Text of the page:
Cannabis is a complex plant with as many as 113 different phytocannabinoids including cannabidiol (CBD) and ∆9-tetrahydrocannabinol (∆9-THC) which are the most investigated. However, there is growing interest in the lesser known phytocannabinoids whose effects have not yet been fully investigated. In this article, we will focus on ∆8 tetrahydrocannabinol (∆8-THC), ∆9-THC’s “younger sibling”.

The cannabis plant contains more than 500 known compounds including phytocannabinoids, terpenes and flavonoids. 1 As opposed to endocannabinoids which are synthesized in the human body, phytocannabinoids are produced in the glandular trichome of female flowers and are in part responsible for the effects one may feel when consuming the plant. 2  There are as many as 113 different phytocannabinoids including cannabidiol (CBD) and ∆9-tetrahydrocannabinol (∆9-THC) which are the most used and studied and will not be discussed. A non-exhaustive list of the lesser-known phytocannabinoids include D8 tetrahydrocannabinol (∆8-THC), cannabigerol (CBG), cannabinol (CBN), cannabinodiol (CBND), cannabichromene (CBC), cannabielsoin (CBE), cannabivarin (CBV) or cannabitriol (CBT) whose effects have not yet been fully investigated.

Understanding how each may interact with the endocannabinoid system and corresponding receptors (e.g., cannabinoid receptor 1 and 2 (CB1R and CB2R)) may shine new light onto novel therapeutic targets for different diseases as well as reveal potential negative outcomes.  In this article, we will focus on ∆8-THC.

∆8-THC (C21H30O2) is chemically similar as ∆9-THC but the location of the carbon-carbon interaction (double bond, circled in black in the two molecules) differs in each; it is located on the 8th carbon for ∆8-THC and on the 9th carbon for ∆9-THC, hence the different names. 3,4

In the United States, ∆8-THC-based products have started to get commercialized in the form of flowers, edibles, creams or tinctures due of the signature of the Agriculture Improvement Act or Farm Bill in 2018, which removed hemp and cannabis derivates with less than 0.3% of ∆9-THC from the definition of marijuana in the Controlled Substance Act (CSA). 5  This allowed legalization for cultivation and selling of industrial hemp at the federal level, but it also created a loophole allowing ∆8-THC to obtain legal status. However, the rise of current products on the market have alarmed chemists who express high concerns regarding the purity of ∆8-THC based products and the validity of the description on the labels as there is no quality control required.  6 Along those lines, 20  US states have banned its use including Arizona, Colorado and New York (as of March 2022). 7 But how is ∆8-THC made, what are some of the known pharmacological effects of ∆8-THC and how does it compare to its “younger sibling” ∆9-THC?

∆8-THC occurs naturally in very small concentrations, but it can be converted synthetically by refluxing (heating) CBD in an organic solvent leading to a high percentage of ∆8-THC as well as lower doses of ∆9-THC and ∆10-tetrahydrocannabinol (∆10-THC). 8

Previous studies have shown that ∆8-THC is less psychotropic than ∆9-THC with similar pharmacokinetics (movement of drug to the body) and pharmacodynamics (body’s biological response to the drug) profiles. 9 As with ∆9-THC, ∆8-THC acts as a partial agonist to both CB1R and CB2R.  10,11 A 1995 study done in the laboratory of Dr. Mechoulam demonstrated that ∆8-THC administration prevented nausea and vomiting on eight pediatric cancer patients with no side effects, suggesting it may have antiemetic properties. 12 A few year later, Avraham et al. found that small doses of ∆8-THC in mice increased food consumption, decreased dopamine and serotonin levels in the hypothalamus and hippocampus, brain regions associated with appetite and learning, respectively. 13 These findings suggest that it may be used an alternative agent for the treatment of anorexia nervosa, an eating disorder characterized by abnormally low body weight. Using an experimental mouse model of corneal injury, Thapa et al. showed that topical ∆8-THC administration had antinociceptive (blocking pain) and anti-inflammatory effects primarily via activation of CB1R, suggesting this could be an important disease area to explore further. 14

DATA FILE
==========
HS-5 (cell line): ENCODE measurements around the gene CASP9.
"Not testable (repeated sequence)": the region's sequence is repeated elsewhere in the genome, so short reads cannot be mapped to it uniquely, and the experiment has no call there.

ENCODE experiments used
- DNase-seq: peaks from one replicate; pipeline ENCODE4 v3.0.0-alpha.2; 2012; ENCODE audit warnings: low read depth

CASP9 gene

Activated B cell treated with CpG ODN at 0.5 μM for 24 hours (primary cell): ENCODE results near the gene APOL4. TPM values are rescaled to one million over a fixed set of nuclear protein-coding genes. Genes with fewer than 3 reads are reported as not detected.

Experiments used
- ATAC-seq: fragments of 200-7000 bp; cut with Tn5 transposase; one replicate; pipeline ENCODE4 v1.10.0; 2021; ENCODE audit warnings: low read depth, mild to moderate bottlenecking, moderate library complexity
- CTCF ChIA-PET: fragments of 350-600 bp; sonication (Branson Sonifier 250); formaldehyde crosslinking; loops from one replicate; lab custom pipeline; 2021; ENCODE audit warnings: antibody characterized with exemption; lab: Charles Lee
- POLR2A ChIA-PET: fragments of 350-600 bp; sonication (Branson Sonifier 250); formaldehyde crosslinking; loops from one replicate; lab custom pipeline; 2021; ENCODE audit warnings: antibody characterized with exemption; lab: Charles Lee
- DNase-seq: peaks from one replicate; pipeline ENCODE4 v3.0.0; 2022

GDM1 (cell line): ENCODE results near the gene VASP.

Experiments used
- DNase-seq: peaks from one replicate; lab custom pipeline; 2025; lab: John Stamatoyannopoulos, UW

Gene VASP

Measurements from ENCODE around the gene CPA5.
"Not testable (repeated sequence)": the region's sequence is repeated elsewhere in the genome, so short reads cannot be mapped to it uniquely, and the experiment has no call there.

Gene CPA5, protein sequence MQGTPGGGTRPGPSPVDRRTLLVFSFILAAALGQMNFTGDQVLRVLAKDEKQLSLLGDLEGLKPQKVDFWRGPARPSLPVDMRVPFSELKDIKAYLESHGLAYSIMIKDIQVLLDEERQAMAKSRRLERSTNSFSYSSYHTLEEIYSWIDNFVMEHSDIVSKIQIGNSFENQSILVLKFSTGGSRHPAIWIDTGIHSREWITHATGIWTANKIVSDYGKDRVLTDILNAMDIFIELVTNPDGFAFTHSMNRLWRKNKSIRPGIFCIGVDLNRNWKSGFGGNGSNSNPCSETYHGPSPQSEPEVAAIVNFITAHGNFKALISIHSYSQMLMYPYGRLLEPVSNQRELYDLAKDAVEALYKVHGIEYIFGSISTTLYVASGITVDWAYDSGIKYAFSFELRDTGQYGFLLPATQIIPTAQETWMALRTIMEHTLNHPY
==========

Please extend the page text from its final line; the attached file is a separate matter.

More recently, an exploratory study assessing a broad range of issues regarding ∆8-THC and comparing it to ∆9-THC was published. 15 Results from 521 participants showed that most ∆8-THC consumers experienced relaxation, euphoria, and pain relief while generally favoring it to ∆9-THC and other pharmaceutical drugs. On average, they reported that their experiences were less intense and shorter in duration compared to ∆9-THC. Despite positive responses, these findings should be interpreted cautiously due to the lack of controlled studies.

Currently, there are no trials available on (one trial comparing ∆8-THC to ondansetron in the prevention of acute nausea from chemotherapy started in 2006 but was terminated a couple years later). 16

Despite its potential antiemetic, anxiolytic, appetite-stimulating, and analgesic activities, limited research and double-blind placebo-controlled studies are available to investigate ∆8-THC’s therapeutic effects and caution should be taken when ingesting these products. 17 On September 14th 2021, the US Food and Drug Administration (FDA) and Center for Disease Control (CDC) issued a warning statement about ∆8-THC-based products due to the recent increase in adverse event reports (e.g., vomiting, hallucinations, loss of consciousness…) and the use of potentially harmful chemicals to create the final product. 18 There is a need for double-blind, placebo-controlled trials to further investigate whether it can be used as a therapeutic agent for disease areas and determine its safety profile.


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